The main killer for lithium-ion batteries is simulataneous charge and discharge, it increases internal temperature and changes the chemical equilibrium thresholds, so anodes and cathodes degrade faster and electrolytics saturate faster and secondary chemical products gas off (leak/vent) faster. End result is that a hot battery will hold high charge for months instead of years. Today's lithium-ions seem to last longest (that is, they hold more of their maximum charge longer and discharge slower) when regularly topped up to full charge and never/rarely allowed to completely discharge "into the red". Disabling power-consuming features (like cellular/bluetooth/GPS transmissions, heavy CPU burdens, etc, as described above) minimizes battery discharge, especially important when charging the battery near its rated temperature extremes.
Sorry for sticking in, but knowing that to some folks this sentence might sound like Chinese, I just want to interpret into simpler language "The main killer for lithium-ion batteries is simulataneous charge and discharge, it increases internal temperature and changes the chemical equilibrium thresholds, so anodes and cathodes degrade faster and electrolytics saturate faster and secondary chemical products gas off (leak/vent) faster."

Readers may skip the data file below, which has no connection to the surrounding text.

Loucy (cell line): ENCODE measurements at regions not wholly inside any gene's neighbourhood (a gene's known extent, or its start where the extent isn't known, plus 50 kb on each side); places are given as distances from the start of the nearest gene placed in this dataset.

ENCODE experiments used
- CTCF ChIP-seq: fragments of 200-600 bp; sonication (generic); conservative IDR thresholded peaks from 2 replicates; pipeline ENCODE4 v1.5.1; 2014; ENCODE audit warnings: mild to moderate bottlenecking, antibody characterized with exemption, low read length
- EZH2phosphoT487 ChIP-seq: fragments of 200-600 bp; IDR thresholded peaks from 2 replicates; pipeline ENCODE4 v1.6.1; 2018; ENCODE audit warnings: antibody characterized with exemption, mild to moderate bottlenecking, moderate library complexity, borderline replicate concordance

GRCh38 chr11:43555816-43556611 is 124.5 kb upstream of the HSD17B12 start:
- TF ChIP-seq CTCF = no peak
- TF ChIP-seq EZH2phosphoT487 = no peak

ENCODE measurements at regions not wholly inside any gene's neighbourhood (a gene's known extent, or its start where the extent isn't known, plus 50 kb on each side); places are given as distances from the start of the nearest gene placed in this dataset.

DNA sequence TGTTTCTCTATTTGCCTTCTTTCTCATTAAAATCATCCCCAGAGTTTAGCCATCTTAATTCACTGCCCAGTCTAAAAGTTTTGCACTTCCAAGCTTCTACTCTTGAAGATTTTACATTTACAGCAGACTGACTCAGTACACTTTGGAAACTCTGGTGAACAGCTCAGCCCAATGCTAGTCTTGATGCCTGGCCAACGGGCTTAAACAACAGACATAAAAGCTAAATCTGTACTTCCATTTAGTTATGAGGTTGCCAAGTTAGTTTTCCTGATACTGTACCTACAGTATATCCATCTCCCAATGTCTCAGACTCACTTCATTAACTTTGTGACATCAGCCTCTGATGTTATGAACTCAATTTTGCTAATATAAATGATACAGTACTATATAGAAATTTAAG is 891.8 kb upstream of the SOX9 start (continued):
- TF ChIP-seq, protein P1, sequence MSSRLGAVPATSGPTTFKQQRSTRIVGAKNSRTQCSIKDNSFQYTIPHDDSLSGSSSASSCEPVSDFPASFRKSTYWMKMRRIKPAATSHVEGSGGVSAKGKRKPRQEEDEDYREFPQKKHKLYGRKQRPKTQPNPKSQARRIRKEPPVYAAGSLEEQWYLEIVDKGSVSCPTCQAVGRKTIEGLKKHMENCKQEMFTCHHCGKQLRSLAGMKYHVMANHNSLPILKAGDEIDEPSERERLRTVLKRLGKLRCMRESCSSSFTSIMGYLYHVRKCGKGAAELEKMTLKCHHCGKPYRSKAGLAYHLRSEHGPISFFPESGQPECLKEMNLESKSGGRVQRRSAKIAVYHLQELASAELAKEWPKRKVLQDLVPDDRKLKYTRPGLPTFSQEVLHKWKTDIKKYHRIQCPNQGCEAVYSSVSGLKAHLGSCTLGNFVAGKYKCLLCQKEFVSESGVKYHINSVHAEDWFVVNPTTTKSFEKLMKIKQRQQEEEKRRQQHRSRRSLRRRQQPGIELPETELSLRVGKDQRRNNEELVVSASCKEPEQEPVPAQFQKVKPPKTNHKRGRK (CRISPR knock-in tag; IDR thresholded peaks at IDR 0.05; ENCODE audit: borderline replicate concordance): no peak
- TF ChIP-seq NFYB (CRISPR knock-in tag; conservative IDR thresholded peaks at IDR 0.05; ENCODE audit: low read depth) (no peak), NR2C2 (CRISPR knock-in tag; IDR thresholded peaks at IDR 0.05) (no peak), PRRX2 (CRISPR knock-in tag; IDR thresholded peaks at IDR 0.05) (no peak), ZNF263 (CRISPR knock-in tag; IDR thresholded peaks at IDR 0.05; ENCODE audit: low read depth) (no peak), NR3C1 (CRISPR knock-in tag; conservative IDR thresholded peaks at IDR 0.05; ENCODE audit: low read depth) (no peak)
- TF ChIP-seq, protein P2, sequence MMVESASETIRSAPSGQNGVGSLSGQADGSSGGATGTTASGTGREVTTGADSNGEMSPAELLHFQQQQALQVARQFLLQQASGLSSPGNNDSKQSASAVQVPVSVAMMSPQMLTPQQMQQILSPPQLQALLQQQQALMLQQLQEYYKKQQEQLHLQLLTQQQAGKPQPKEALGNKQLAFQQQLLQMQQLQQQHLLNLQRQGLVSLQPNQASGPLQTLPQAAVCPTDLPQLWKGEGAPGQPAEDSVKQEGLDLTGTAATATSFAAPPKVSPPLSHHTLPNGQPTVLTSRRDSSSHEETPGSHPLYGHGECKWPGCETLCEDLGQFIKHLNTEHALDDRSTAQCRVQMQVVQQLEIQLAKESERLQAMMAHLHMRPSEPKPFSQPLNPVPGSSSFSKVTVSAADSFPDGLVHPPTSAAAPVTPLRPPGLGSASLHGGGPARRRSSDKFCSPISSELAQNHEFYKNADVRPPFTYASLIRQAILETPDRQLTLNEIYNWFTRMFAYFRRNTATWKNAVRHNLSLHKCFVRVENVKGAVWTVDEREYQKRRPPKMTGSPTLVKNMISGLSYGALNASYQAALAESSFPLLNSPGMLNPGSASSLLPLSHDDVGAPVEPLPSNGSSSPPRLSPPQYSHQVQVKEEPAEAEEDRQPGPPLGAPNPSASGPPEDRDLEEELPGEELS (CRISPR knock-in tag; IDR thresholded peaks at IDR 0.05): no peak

In other words, when you are using your phone and charging it at the same time, this is not good for your battery. The best thing to do is to disable most functionalities, and even better to turn phone off during charge. Of course, since this usually isn't an option, try at least to not use phone while it's charging.
It can be compared to us eating - you don't want to exercise while eating, do you? Like, there is time to work hard and there is time to relax and eat (i.e. charge our stomachs). Otherwise what would happen? You will screw up your "chemical equilibrium thresholds" and then your secondary products will, so to speak, gas off too much. Same thing is true for your phone. If we give our phone a stomach (battery) ache too often, it will give up and say "I quit".
Hope it helps more people to understand the meaning behind the science :-)
Another tip which sounds counter intuitive is do not let a Lithium Ion battery completely discharge.
This is even worse if you are storing it (eg upgrade and put old phone in box)
Most Lithium battery's last longer with CONSTANT charging
Some companies even recomend storing batteries in a charger if not in use
One of the things that drains a huge amount of data that most people do not realize is programs such as email that are set to a high frequency update check, or even apps such as facebook.
It is good to set higher update frequencies and manually check when you go on your phone.